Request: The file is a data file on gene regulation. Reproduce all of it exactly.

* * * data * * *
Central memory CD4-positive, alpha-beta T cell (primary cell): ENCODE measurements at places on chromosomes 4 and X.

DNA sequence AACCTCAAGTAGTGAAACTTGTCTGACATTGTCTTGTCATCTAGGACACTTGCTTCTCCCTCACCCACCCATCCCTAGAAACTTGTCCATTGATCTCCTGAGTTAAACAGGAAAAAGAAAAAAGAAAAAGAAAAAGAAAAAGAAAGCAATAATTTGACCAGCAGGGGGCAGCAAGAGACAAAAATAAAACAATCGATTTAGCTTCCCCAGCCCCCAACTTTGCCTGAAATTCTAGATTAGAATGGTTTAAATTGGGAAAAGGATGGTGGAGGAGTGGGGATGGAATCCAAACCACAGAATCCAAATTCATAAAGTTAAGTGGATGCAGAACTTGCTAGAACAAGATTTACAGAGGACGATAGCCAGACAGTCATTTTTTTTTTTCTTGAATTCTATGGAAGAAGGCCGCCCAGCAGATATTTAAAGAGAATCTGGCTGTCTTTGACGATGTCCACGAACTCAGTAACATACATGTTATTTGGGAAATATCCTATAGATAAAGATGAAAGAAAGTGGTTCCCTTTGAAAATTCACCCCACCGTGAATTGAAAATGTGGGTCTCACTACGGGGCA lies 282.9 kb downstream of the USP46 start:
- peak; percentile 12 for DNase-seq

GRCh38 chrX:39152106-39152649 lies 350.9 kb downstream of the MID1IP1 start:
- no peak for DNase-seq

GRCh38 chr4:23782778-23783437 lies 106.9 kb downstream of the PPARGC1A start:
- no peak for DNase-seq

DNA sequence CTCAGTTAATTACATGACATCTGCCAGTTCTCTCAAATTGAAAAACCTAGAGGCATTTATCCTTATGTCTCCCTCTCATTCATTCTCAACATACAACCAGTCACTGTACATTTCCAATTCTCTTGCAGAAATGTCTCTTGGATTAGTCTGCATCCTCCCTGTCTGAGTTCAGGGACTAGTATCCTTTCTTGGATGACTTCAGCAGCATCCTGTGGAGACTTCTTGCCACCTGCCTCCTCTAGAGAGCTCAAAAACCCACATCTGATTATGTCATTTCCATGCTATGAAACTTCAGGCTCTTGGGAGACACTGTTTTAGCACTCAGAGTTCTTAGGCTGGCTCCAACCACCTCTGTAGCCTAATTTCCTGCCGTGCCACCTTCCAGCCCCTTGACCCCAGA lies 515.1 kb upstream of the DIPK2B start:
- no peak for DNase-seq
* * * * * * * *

Central memory CD4-positive, alpha-beta T cell (primary cell): ENCODE measurements at places on chromosomes 4 and X.

DNA sequence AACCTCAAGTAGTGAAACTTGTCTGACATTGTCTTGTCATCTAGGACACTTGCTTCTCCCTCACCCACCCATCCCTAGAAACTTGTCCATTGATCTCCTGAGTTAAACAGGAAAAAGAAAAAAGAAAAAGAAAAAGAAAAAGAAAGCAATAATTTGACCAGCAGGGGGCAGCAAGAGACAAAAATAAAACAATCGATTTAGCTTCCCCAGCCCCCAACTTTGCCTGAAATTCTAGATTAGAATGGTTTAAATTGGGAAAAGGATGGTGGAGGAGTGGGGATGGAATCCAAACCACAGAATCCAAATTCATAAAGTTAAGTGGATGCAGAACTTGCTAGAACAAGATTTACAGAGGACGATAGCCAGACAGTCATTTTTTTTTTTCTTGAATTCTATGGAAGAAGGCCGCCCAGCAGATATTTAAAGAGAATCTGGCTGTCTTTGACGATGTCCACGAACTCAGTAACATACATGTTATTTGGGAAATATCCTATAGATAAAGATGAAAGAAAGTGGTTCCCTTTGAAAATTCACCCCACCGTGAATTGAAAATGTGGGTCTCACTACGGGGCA lies 282.9 kb downstream of the USP46 start:
- peak; percentile 12 for DNase-seq

GRCh38 chrX:39152106-39152649 lies 350.9 kb downstream of the MID1IP1 start:
- no peak for DNase-seq

GRCh38 chr4:23782778-23783437 lies 106.9 kb downstream of the PPARGC1A start:
- no peak for DNase-seq

DNA sequence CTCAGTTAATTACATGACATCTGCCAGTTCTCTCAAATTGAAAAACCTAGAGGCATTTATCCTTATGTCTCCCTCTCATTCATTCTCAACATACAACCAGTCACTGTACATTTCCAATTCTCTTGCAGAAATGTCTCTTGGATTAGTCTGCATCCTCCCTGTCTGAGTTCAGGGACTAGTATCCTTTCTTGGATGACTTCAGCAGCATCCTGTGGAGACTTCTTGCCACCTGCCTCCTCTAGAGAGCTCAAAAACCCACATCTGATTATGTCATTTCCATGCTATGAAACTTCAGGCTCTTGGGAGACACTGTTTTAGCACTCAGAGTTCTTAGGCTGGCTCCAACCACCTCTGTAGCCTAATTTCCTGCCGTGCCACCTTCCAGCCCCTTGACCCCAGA lies 515.1 kb upstream of the DIPK2B start:
- no peak for DNase-seq